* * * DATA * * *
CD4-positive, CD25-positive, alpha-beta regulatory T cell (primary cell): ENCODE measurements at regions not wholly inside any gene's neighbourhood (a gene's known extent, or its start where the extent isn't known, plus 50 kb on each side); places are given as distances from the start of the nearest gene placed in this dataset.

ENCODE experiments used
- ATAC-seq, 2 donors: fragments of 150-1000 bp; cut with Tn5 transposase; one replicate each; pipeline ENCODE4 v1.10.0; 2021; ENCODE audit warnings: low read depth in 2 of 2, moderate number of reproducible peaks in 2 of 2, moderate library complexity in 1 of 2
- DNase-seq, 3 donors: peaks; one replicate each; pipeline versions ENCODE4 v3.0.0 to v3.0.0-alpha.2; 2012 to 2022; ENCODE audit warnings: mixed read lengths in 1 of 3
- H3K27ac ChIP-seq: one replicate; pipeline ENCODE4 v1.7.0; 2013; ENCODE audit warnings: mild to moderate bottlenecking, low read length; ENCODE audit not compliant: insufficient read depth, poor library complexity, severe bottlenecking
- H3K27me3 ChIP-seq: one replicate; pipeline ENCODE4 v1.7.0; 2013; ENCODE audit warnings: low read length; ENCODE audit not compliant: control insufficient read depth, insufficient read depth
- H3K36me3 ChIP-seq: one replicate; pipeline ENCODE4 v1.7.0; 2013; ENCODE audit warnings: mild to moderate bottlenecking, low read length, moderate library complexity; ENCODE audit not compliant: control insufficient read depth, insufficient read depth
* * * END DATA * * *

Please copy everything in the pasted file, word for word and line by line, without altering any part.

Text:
CD4-positive, CD25-positive, alpha-beta regulatory T cell (primary cell): ENCODE measurements at regions not wholly inside any gene's neighbourhood (a gene's known extent, or its start where the extent isn't known, plus 50 kb on each side); places are given as distances from the start of the nearest gene placed in this dataset.

ENCODE experiments used
- ATAC-seq, 2 donors: fragments of 150-1000 bp; cut with Tn5 transposase; one replicate each; pipeline ENCODE4 v1.10.0; 2021; ENCODE audit warnings: low read depth in 2 of 2, moderate number of reproducible peaks in 2 of 2, moderate library complexity in 1 of 2
- DNase-seq, 3 donors: peaks; one replicate each; pipeline versions ENCODE4 v3.0.0 to v3.0.0-alpha.2; 2012 to 2022; ENCODE audit warnings: mixed read lengths in 1 of 3
- H3K27ac ChIP-seq: one replicate; pipeline ENCODE4 v1.7.0; 2013; ENCODE audit warnings: mild to moderate bottlenecking, low read length; ENCODE audit not compliant: insufficient read depth, poor library complexity, severe bottlenecking
- H3K27me3 ChIP-seq: one replicate; pipeline ENCODE4 v1.7.0; 2013; ENCODE audit warnings: low read length; ENCODE audit not compliant: control insufficient read depth, insufficient read depth
- H3K36me3 ChIP-seq: one replicate; pipeline ENCODE4 v1.7.0; 2013; ENCODE audit warnings: mild to moderate bottlenecking, low read length, moderate library complexity; ENCODE audit not compliant: control insufficient read depth, insufficient read depth